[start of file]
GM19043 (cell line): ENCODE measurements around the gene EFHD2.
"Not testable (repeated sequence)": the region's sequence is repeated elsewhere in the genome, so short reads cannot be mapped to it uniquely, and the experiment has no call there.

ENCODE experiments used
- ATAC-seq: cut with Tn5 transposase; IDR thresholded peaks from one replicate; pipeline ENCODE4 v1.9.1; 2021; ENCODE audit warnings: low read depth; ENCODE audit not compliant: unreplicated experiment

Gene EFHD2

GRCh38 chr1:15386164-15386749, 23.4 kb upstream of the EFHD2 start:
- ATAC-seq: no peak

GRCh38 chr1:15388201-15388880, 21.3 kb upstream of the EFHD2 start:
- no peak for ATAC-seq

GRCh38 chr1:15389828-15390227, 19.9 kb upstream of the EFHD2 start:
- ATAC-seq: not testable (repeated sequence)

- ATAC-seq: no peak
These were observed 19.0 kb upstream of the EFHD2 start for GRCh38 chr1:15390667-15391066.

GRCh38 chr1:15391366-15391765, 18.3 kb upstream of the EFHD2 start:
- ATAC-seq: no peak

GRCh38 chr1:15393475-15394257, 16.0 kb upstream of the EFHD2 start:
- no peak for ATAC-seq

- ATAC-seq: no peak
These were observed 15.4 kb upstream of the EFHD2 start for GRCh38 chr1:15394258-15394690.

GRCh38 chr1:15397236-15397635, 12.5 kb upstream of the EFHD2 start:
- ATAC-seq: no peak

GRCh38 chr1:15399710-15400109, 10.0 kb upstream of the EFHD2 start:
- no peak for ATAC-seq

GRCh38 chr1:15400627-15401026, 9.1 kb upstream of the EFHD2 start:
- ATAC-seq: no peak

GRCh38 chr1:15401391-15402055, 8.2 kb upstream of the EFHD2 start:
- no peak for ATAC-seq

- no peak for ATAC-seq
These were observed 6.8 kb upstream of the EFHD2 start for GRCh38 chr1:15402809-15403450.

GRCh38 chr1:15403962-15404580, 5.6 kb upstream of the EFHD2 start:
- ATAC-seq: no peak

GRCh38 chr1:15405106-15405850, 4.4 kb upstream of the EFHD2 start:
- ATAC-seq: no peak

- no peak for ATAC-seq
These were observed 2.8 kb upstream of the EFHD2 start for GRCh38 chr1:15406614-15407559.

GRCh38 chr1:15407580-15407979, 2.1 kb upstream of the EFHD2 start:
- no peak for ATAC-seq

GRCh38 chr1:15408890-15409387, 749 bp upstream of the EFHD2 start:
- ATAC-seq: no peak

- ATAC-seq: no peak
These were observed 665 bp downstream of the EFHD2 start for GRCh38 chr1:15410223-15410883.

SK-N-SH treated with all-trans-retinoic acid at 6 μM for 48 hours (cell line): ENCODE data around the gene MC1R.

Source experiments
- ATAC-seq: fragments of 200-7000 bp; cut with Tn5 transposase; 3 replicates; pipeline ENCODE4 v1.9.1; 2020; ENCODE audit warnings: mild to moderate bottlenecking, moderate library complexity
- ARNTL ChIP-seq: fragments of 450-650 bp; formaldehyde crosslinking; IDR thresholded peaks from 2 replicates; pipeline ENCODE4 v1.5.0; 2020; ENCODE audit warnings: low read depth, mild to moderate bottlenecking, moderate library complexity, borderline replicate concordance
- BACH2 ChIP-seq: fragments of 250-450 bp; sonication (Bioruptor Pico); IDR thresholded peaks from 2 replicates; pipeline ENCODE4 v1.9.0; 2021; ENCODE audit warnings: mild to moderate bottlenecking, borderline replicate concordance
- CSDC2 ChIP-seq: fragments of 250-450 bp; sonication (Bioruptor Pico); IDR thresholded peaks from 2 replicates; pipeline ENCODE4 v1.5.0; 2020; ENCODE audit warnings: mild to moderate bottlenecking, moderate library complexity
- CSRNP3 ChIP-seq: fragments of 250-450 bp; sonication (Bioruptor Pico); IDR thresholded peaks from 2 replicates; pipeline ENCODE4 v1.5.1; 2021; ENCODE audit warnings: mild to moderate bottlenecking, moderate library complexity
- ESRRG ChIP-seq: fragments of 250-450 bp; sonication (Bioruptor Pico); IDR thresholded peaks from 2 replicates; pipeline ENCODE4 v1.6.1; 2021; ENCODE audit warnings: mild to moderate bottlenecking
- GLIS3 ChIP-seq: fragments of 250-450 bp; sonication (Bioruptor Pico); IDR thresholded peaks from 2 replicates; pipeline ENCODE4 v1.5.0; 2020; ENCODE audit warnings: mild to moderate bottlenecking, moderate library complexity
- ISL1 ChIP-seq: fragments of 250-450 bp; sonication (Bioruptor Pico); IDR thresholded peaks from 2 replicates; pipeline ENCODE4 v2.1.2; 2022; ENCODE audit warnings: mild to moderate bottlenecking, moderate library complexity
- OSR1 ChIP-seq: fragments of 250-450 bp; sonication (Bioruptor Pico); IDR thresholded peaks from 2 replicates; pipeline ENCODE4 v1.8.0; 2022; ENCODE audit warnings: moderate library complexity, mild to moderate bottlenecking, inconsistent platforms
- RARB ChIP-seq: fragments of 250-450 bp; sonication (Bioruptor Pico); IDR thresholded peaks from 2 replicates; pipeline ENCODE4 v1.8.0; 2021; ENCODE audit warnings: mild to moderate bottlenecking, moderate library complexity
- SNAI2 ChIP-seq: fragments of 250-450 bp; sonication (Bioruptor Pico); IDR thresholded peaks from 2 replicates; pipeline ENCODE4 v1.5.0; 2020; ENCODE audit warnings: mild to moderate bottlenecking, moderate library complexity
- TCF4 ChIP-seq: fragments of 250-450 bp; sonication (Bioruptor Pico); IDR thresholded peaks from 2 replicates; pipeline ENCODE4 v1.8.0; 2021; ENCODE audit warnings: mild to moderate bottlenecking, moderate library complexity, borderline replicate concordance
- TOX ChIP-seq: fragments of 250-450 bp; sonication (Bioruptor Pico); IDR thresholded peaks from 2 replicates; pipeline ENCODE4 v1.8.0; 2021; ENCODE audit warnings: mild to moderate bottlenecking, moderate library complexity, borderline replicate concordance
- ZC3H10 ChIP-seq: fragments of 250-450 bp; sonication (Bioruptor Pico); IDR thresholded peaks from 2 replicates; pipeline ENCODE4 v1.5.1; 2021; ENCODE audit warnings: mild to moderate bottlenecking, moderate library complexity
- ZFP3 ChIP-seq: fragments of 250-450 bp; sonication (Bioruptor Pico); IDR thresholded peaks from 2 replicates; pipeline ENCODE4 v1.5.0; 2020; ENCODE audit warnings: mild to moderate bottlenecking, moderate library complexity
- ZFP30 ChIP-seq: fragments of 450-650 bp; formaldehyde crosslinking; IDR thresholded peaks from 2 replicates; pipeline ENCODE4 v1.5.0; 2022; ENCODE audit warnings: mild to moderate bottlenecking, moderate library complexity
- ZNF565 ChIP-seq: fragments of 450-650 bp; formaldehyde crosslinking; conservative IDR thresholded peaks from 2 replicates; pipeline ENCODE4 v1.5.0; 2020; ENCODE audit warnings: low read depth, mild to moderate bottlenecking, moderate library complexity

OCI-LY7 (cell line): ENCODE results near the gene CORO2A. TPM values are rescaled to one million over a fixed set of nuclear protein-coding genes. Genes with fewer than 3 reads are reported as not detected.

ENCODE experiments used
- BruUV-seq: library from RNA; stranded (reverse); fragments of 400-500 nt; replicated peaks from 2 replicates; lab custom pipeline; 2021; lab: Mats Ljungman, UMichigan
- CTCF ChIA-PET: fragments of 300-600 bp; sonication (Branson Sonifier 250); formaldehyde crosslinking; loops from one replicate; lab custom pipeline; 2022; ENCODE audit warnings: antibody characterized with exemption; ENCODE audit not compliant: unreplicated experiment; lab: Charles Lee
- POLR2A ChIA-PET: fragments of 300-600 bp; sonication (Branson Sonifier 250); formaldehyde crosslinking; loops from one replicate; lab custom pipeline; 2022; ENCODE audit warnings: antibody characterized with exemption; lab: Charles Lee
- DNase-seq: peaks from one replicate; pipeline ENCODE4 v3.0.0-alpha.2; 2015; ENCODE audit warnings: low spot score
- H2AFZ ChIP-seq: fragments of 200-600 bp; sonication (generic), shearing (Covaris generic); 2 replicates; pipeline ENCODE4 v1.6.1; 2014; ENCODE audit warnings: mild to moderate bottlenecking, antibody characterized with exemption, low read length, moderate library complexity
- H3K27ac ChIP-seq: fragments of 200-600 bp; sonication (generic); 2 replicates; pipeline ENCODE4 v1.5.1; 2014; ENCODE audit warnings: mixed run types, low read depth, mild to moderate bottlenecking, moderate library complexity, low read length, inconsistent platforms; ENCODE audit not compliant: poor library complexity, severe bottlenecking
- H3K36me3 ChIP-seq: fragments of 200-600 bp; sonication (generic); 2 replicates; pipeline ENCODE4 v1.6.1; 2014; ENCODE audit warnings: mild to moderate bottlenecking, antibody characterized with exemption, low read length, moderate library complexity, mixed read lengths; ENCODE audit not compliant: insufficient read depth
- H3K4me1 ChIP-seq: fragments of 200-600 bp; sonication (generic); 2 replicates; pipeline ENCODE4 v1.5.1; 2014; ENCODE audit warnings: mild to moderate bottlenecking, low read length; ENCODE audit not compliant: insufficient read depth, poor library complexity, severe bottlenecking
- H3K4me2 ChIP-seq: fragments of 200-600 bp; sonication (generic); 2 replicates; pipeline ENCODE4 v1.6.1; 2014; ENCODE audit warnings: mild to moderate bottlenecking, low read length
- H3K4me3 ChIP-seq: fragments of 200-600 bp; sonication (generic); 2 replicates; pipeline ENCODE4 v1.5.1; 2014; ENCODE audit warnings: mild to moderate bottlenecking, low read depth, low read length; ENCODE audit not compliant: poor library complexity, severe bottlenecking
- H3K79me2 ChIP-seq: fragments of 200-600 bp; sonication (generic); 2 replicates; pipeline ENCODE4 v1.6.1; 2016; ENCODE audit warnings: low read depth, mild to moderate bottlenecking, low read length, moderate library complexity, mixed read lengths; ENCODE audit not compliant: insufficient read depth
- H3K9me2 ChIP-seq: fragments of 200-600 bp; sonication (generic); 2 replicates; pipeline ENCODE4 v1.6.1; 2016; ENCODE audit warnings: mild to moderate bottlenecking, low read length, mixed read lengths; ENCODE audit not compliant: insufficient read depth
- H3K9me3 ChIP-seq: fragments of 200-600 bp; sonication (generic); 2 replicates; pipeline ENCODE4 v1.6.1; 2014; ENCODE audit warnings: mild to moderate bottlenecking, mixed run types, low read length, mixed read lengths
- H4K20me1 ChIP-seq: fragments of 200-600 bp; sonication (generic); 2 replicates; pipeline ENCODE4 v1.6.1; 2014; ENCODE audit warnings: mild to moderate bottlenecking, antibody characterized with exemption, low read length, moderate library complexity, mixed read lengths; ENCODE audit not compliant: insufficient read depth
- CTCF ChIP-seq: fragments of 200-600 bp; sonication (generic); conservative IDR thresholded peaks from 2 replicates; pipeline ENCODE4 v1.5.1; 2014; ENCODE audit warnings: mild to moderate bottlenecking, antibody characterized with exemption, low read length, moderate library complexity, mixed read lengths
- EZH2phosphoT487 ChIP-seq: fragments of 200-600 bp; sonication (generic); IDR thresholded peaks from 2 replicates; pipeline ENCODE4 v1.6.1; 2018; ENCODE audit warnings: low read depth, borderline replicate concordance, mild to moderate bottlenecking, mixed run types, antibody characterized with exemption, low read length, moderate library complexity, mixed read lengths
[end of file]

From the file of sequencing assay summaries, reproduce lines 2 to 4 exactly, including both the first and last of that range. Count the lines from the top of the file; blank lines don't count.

"Not testable (repeated sequence)": the region's sequence is repeated elsewhere in the genome, so short reads cannot be mapped to it uniquely, and the experiment has no call there.

ENCODE experiments used
- ATAC-seq: cut with Tn5 transposase; IDR thresholded peaks from one replicate; pipeline ENCODE4 v1.9.1; 2021; ENCODE audit warnings: low read depth; ENCODE audit not compliant: unreplicated experiment